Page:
If you have not yet seen TV on a new high definition display, well, you’re in for a treat when you do. And now, thanks to Toshiba, there’s the perfect complement to that new technology, a high definition DVD player.
Whoa, wait, I know you’re thinking. Back it up for a minute. Let’s start with the display and a bit about HDTV. In case you have not heard, high definition TV, or HDTV, IS happening, and it’s happening now. By February 17, 2009, ALL terrestrial broadcast TV, that is, the signals you get using an antenna, as opposed to cable or satellite, will be HDTV ONLY and no longer broadcast the way you get your shows today.
What does this mean to you and me? It means, starting now, either we buy the new sets that are capable of HDTV reception and display, or at least a set that can see the signal using an external set-top box, or we’ll have to get an adapter of some sort, not quite yet available, that will convert the new to the old. That way, we can still use our old sets.
For the rest of us, it means that when we buy, it’s smart to buy, though more expensive, a new model that IS an HDTV, so we can take advantage of the tremendous, life-like picture improvements. To that end, there are several technologies to consider. There is plasma, LCD, DLP and still the conventional technology of today’s picture tube-type TVs, though there are fewer of this type around. For the big screen enthusiasts, 40 inches and above, it’ll be something in the new tech arena. And there are still newer technologies coming, like SED from Toshiba and Canon, though not until next year. I’ll leave the explanation of all those three-letter acronyms for your own investigation or my review at a later time because the focus of this article and of my current excitement is high definition DVD (HD DVD) from Toshiba.
This assumes you already have or will soon have HDTV and that you are interested in taking the next step in the evolutionary process – HD DVDs to watch and, as noted earlier, to complement the HDTV technology of your display. And that brings me to the task at hand, introducing you to the wonders, ins and outs of HD DVD.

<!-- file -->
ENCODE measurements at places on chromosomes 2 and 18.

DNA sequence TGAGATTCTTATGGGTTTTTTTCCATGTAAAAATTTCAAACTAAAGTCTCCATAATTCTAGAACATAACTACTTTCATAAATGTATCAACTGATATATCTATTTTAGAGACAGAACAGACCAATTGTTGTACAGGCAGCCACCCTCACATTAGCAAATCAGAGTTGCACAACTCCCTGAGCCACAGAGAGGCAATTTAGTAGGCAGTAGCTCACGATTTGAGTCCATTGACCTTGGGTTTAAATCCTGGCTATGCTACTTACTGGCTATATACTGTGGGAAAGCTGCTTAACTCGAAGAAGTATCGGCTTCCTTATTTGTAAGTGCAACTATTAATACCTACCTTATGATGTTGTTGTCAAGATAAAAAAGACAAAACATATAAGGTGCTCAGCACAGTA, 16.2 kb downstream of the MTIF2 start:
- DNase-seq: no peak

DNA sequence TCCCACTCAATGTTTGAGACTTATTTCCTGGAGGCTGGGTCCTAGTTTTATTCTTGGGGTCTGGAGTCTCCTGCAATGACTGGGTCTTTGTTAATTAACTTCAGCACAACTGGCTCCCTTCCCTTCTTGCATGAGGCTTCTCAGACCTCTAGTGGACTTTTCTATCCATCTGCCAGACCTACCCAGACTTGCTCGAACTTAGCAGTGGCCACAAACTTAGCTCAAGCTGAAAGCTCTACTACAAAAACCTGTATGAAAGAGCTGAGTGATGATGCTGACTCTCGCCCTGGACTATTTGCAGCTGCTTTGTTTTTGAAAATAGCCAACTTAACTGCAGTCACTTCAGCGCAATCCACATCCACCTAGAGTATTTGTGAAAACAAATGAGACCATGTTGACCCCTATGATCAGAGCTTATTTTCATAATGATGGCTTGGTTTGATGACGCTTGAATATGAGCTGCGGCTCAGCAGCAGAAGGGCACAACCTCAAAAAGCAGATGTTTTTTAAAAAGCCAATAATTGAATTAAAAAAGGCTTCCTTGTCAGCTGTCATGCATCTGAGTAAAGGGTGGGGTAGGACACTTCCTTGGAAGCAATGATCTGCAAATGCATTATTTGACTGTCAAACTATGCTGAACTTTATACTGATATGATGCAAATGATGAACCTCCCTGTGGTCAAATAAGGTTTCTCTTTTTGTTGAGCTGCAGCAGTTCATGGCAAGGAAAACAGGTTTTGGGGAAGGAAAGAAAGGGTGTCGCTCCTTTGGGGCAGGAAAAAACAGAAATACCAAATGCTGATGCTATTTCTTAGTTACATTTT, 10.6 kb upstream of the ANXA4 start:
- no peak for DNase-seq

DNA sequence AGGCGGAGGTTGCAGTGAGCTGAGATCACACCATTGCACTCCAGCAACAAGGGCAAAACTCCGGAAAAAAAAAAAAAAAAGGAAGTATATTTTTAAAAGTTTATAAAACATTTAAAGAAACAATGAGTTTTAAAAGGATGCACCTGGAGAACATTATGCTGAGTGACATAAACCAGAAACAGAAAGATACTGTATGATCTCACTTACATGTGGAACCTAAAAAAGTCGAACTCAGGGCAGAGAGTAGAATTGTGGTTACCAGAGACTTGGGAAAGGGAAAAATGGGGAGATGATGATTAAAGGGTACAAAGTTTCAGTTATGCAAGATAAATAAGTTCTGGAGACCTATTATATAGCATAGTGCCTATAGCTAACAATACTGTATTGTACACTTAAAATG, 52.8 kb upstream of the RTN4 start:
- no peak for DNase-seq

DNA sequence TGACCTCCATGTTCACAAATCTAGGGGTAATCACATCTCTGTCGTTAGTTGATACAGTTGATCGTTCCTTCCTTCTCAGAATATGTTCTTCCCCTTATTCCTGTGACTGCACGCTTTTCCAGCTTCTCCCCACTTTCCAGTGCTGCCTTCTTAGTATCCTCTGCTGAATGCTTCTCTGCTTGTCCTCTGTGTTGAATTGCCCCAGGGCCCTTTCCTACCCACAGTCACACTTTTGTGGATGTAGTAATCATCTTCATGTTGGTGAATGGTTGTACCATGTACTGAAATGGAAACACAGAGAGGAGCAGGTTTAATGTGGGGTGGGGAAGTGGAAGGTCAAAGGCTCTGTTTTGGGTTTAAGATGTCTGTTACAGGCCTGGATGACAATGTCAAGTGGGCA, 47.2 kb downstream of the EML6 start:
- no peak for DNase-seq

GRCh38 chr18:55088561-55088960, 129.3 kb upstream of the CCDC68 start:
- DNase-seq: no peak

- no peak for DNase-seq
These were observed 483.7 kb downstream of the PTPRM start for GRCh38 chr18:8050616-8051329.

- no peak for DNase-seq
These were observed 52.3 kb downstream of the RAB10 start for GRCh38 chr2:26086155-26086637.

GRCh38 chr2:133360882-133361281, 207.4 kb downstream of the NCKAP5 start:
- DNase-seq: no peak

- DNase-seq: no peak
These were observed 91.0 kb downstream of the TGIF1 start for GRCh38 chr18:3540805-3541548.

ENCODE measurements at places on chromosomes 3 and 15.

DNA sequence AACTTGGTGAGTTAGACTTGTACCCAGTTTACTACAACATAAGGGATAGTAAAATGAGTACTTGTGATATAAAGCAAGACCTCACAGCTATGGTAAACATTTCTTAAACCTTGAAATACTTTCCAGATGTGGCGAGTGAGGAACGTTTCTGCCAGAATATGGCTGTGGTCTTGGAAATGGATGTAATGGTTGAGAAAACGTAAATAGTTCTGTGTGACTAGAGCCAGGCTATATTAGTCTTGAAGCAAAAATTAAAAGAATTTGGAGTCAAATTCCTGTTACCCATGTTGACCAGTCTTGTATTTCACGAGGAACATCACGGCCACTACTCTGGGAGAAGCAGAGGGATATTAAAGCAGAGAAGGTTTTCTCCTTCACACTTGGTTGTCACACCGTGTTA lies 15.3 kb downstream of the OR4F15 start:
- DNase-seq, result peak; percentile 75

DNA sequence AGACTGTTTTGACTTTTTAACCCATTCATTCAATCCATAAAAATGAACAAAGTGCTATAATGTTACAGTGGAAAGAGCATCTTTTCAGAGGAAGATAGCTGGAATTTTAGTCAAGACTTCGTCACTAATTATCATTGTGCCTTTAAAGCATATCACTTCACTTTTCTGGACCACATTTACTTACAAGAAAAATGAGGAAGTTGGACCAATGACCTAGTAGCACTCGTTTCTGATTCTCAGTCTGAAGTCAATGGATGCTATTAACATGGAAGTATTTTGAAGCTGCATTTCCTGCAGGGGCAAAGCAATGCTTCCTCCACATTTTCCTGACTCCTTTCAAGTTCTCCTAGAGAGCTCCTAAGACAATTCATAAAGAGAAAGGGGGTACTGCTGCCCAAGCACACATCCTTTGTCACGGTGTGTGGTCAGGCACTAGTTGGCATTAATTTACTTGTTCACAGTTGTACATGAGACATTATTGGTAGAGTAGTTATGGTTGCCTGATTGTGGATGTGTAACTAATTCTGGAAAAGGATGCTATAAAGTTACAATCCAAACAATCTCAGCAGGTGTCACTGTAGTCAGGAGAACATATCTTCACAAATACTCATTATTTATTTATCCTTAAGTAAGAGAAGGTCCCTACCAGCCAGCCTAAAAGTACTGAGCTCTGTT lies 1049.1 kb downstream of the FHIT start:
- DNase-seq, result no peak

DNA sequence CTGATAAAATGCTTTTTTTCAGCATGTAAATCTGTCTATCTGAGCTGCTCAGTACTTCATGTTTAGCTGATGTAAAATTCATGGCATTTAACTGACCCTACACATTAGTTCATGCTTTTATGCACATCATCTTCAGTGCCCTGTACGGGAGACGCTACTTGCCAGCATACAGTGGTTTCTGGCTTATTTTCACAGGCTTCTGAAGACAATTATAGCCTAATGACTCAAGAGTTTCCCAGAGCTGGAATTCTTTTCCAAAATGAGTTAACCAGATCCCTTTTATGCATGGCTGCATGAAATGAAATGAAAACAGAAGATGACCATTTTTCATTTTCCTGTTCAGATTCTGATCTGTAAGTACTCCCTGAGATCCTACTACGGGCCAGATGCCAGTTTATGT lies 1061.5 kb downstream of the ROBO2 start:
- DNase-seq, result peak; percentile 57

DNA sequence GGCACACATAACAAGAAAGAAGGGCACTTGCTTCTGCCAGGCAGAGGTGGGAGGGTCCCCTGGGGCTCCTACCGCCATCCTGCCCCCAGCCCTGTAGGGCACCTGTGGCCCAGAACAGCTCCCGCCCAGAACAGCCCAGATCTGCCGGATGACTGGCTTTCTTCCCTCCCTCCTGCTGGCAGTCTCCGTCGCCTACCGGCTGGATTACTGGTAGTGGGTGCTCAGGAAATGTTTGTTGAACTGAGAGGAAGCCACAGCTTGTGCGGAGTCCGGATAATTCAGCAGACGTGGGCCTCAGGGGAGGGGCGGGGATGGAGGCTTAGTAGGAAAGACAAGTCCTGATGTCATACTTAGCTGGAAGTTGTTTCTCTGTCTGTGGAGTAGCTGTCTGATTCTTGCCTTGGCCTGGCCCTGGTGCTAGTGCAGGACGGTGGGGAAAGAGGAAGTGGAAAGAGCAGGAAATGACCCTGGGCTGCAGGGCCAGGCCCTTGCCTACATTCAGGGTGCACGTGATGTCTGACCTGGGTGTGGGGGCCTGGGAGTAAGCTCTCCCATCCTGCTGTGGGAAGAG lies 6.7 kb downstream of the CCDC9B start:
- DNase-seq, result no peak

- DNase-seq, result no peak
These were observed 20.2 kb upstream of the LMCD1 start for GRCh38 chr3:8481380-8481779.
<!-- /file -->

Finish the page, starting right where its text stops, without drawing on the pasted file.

Toshiba’s full-featured HD-XA1, at $799, is a tremendous product. I remember my first basic DVD player back in 1998 that cost a cool $1,000. As good as today’s DVDs are, in HD, they’re even better. Now, I know that’s hard to believe, but if you’ve already experienced HDTV then you can just imagine that level of quality also from DVDs, and it’s on the way!
As an added benefit, even playing your existing library of DVDs will look better, thanks to the HD-XA1’s upconversion circuitry, which makes standard DVDs look even better than originally viewed. They’re “upconverted” to the look and close to the quality of native high def! And they look just great, though not exactly as good as native HD DVD content. Still it’s comforting to know this new player can easily replace your existing DVD player and is totally backward compatible with the software you already own.
Other advances are also built in. For example, there is a pair of front-mounted USB ports that can accept gaming controllers. I guess they mean for this machine to also be some kind of gaming device, though I do not have details. I can only guess these games may be on a disc or might be via broadband, since the unit also features back panel Ethernet. It can join your home network for gaming, programming and for firmware updates to open up new features and to make the experience better and better.
On the audio side, consider it high resolution, having full compatibility with the mandatory audio formats for the HD DVD specification. On our planet, this means support for the new formats from DTS and Dolby as well as the optionally specified enhanced sound format from DTS. It’s going to sound just great with the new software and also customarily wonderful with all your existing DVDs thanks to full backward compatibility with today’s best in audio formats – Dolby Digital, Dolby Digital Plus, Dolby TrueHD (2 channel), DTS and DTS-HD.
The HD-XA1 employs the use of four high performance DSP engines to decode the multi-channel streams of the wide array of audio formats. These high performance processors will perform the required conversion process, as well as the extensive on-board Multi-Channel Signal Management including: User Selectable Crossovers, Delay Management and Channel Level Management.